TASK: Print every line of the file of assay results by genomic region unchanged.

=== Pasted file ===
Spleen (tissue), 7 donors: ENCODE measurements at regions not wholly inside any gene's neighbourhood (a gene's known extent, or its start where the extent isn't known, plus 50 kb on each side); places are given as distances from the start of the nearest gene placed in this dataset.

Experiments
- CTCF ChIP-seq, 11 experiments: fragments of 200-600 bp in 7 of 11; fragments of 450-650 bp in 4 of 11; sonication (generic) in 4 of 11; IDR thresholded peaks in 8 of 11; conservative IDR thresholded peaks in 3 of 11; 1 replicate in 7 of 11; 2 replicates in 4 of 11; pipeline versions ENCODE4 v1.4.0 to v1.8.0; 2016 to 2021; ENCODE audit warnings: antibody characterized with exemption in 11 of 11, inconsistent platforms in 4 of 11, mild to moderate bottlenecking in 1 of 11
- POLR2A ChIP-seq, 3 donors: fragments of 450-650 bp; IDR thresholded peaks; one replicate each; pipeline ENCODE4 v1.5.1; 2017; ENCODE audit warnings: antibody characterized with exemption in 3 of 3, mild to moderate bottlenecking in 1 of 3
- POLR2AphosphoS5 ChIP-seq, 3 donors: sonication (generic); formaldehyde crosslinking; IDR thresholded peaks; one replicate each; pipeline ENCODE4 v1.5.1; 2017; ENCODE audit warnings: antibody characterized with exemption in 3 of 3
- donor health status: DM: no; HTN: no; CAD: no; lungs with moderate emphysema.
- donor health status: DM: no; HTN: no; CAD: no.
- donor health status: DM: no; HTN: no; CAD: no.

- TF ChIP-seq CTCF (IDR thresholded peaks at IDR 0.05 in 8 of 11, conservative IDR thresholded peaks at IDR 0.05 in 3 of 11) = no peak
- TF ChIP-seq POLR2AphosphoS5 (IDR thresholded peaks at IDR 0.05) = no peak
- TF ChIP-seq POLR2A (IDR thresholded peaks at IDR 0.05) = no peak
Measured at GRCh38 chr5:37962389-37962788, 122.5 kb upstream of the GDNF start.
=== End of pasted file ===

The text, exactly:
Spleen (tissue), 7 donors: ENCODE measurements at regions not wholly inside any gene's neighbourhood (a gene's known extent, or its start where the extent isn't known, plus 50 kb on each side); places are given as distances from the start of the nearest gene placed in this dataset.

Experiments
- CTCF ChIP-seq, 11 experiments: fragments of 200-600 bp in 7 of 11; fragments of 450-650 bp in 4 of 11; sonication (generic) in 4 of 11; IDR thresholded peaks in 8 of 11; conservative IDR thresholded peaks in 3 of 11; 1 replicate in 7 of 11; 2 replicates in 4 of 11; pipeline versions ENCODE4 v1.4.0 to v1.8.0; 2016 to 2021; ENCODE audit warnings: antibody characterized with exemption in 11 of 11, inconsistent platforms in 4 of 11, mild to moderate bottlenecking in 1 of 11
- POLR2A ChIP-seq, 3 donors: fragments of 450-650 bp; IDR thresholded peaks; one replicate each; pipeline ENCODE4 v1.5.1; 2017; ENCODE audit warnings: antibody characterized with exemption in 3 of 3, mild to moderate bottlenecking in 1 of 3
- POLR2AphosphoS5 ChIP-seq, 3 donors: sonication (generic); formaldehyde crosslinking; IDR thresholded peaks; one replicate each; pipeline ENCODE4 v1.5.1; 2017; ENCODE audit warnings: antibody characterized with exemption in 3 of 3
- donor health status: DM: no; HTN: no; CAD: no; lungs with moderate emphysema.
- donor health status: DM: no; HTN: no; CAD: no.
- donor health status: DM: no; HTN: no; CAD: no.

- TF ChIP-seq CTCF (IDR thresholded peaks at IDR 0.05 in 8 of 11, conservative IDR thresholded peaks at IDR 0.05 in 3 of 11) = no peak
- TF ChIP-seq POLR2AphosphoS5 (IDR thresholded peaks at IDR 0.05) = no peak
- TF ChIP-seq POLR2A (IDR thresholded peaks at IDR 0.05) = no peak
Measured at GRCh38 chr5:37962389-37962788, 122.5 kb upstream of the GDNF start.